Type I Interferons Protect T Cells against NK Cell Attack Mediated by the Activating Receptor NCR1
Josh Crouse, Gregor Bedenikovic, Melanie Wiesel, Mark Ibberson, Ioannis Xenarios, Dorothee Von Laer, Ulrich Kalinke, Eric Vivier,Stipan Jonjic, Annette Oxenius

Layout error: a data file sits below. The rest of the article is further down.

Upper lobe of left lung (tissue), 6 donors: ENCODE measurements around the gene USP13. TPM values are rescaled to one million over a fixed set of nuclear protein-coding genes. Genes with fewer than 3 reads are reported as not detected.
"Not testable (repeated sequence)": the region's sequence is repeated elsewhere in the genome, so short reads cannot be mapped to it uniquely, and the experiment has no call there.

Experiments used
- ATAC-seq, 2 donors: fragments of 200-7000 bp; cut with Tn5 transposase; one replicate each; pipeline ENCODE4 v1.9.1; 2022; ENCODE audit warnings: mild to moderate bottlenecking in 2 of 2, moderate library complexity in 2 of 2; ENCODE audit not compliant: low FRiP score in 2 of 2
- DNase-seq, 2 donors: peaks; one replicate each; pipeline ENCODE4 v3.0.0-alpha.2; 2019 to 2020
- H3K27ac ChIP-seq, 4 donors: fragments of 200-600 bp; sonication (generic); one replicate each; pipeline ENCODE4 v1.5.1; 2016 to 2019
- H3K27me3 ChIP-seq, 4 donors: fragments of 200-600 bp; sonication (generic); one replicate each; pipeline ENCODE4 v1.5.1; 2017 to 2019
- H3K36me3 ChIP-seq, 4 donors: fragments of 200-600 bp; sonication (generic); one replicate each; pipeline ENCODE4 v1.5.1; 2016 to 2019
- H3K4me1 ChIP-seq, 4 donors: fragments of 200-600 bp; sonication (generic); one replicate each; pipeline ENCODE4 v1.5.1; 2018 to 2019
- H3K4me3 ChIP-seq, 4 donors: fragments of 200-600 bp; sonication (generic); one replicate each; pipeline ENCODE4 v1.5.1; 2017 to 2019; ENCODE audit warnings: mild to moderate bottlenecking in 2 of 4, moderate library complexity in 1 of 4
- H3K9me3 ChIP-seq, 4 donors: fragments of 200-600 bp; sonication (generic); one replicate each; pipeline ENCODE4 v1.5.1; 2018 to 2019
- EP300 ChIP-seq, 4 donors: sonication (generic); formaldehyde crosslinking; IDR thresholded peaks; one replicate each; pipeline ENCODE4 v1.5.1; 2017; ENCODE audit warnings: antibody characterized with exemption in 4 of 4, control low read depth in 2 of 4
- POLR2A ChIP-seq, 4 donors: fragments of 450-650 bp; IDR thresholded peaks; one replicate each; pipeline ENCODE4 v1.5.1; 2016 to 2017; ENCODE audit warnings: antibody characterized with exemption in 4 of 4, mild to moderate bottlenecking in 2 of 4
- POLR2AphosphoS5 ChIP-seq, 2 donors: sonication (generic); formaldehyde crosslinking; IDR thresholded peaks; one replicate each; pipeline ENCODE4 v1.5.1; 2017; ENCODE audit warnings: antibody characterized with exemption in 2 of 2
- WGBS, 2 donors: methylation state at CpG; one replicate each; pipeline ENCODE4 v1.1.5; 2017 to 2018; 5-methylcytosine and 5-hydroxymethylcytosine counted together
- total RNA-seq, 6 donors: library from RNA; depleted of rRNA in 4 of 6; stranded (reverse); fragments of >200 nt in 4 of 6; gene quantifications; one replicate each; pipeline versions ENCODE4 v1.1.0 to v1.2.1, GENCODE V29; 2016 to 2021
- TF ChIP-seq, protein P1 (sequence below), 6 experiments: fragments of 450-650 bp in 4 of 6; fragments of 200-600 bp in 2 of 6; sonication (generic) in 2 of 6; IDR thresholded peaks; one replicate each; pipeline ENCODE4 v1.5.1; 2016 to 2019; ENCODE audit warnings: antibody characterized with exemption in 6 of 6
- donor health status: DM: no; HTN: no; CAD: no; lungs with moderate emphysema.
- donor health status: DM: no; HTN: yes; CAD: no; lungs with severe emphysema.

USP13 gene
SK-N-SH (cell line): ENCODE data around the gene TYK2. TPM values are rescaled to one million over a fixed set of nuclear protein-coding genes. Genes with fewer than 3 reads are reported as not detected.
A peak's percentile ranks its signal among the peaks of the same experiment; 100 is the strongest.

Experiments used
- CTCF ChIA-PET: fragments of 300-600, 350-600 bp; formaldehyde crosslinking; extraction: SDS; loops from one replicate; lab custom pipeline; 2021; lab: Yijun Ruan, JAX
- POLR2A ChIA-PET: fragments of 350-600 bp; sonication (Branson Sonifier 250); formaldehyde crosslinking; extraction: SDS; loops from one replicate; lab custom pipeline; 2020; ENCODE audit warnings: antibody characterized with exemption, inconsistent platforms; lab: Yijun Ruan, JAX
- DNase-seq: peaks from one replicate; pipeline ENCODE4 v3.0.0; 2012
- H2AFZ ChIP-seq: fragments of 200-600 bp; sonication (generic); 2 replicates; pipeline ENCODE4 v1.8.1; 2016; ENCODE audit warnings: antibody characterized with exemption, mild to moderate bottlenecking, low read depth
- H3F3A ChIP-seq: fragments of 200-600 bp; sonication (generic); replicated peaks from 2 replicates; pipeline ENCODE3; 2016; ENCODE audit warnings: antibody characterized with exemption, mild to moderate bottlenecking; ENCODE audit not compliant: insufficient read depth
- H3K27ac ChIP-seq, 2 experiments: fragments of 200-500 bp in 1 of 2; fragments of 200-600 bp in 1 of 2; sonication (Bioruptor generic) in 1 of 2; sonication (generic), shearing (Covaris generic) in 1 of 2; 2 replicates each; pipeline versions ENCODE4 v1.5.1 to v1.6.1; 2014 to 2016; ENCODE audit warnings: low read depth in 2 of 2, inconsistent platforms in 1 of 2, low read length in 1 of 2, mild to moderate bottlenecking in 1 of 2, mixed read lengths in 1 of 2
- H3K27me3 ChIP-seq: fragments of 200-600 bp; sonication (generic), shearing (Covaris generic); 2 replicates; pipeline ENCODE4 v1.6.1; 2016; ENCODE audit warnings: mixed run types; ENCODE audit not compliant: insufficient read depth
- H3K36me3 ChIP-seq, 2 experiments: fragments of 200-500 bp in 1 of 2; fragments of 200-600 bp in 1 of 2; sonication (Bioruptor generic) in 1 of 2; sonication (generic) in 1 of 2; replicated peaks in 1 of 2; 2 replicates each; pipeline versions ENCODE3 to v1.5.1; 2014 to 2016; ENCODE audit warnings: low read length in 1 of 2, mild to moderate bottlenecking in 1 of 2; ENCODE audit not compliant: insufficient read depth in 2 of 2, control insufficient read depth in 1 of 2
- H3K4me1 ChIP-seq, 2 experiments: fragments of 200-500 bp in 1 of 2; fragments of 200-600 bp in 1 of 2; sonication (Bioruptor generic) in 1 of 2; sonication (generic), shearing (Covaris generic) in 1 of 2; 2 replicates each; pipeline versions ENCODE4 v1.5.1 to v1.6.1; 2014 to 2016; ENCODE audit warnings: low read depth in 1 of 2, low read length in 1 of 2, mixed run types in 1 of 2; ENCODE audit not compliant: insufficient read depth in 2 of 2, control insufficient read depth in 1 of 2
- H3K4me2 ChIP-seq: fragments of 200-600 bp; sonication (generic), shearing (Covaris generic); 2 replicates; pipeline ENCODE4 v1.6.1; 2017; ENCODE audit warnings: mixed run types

Direct type I interferon (IFN) signaling on T cells is necessary for the proper expansion, differentiation, and survival of responding T cells following infection with viruses prominently inducing type I IFN. The reasons for the abortive response of T cells lacking the type I IFN receptor (Ifnar1?/?) remain unclear. We report here thatIfnar1?/? T cells were highly susceptible to natural killer (NK) cell-mediated killing in a perforin-dependent manner. Depletion of NK cells prior to lymphocytic choriomeningitis virus (LCMV) infection completely restored the early expansion of Ifnar1?/? T cells. Ifnar1?/? T cells had elevated expression of natural cytotoxicity triggering receptor 1 (NCR1) ligands upon infection, rendering them targets for NCR1 mediated NK cell attack. Thus, direct sensing of type I IFNs by T cells protects them from NK cell killing by regulating the expression of NCR1 ligands, thereby revealing a mechanism by which T cells can evade the potent cytotoxic activity of NK cells.